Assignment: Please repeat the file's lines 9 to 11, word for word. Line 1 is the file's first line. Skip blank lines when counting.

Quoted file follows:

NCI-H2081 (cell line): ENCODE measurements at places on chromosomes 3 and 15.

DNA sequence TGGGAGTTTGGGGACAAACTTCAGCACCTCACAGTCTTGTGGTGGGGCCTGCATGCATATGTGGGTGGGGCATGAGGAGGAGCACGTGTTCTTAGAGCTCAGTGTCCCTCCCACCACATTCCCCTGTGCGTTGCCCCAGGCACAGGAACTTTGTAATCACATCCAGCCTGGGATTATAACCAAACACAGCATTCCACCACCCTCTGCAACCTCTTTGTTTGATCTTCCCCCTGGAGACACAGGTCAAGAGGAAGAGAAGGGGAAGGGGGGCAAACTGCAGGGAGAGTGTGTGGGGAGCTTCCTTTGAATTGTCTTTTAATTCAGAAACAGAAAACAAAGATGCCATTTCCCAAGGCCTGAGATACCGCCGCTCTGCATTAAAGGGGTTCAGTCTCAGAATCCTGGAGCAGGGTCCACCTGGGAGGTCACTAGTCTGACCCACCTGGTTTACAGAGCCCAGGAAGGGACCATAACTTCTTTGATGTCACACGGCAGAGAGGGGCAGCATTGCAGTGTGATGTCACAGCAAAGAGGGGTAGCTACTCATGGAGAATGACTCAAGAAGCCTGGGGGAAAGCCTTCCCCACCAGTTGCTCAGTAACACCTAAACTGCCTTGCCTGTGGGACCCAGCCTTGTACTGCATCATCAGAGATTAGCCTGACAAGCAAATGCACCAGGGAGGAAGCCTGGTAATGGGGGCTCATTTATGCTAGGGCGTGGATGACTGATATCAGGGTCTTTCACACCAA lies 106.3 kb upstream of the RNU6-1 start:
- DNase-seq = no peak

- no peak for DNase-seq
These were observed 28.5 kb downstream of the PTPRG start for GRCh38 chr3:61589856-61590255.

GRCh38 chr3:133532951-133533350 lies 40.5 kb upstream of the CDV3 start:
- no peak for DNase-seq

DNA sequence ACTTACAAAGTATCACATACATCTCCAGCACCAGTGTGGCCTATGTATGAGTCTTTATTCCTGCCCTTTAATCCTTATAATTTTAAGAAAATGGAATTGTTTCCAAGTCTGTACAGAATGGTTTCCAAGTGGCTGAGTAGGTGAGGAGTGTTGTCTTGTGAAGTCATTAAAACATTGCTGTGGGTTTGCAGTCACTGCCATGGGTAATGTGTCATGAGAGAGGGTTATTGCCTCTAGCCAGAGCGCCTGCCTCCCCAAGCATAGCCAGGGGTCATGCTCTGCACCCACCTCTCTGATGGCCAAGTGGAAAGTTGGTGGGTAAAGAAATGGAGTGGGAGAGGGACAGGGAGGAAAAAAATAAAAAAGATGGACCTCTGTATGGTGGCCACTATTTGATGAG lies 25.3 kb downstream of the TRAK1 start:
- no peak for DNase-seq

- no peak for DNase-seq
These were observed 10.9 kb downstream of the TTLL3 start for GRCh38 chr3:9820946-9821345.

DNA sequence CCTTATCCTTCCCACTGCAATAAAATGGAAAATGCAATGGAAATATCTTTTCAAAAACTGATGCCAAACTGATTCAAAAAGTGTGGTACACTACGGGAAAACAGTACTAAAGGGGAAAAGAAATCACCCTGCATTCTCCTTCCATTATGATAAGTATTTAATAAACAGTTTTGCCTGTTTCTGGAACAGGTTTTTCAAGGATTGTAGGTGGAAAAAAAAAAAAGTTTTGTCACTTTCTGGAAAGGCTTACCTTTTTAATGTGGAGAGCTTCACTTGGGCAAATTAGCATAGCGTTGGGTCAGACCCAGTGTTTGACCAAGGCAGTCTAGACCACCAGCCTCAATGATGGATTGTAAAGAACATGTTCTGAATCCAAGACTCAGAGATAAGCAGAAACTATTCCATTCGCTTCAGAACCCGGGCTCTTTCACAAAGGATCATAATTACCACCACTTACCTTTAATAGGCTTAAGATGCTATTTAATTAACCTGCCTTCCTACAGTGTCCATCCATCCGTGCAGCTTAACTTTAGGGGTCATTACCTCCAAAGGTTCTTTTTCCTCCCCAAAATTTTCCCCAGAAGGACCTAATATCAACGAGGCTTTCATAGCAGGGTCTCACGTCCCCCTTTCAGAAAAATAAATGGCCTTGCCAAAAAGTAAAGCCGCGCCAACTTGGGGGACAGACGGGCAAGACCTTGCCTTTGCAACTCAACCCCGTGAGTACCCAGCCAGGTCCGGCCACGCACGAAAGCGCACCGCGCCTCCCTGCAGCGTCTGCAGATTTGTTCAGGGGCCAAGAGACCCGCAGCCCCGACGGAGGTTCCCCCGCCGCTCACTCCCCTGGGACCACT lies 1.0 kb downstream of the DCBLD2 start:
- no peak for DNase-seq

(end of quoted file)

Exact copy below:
- no peak for DNase-seq

- no peak for DNase-seq
These were observed 10.9 kb downstream of the TTLL3 start for GRCh38 chr3:9820946-9821345.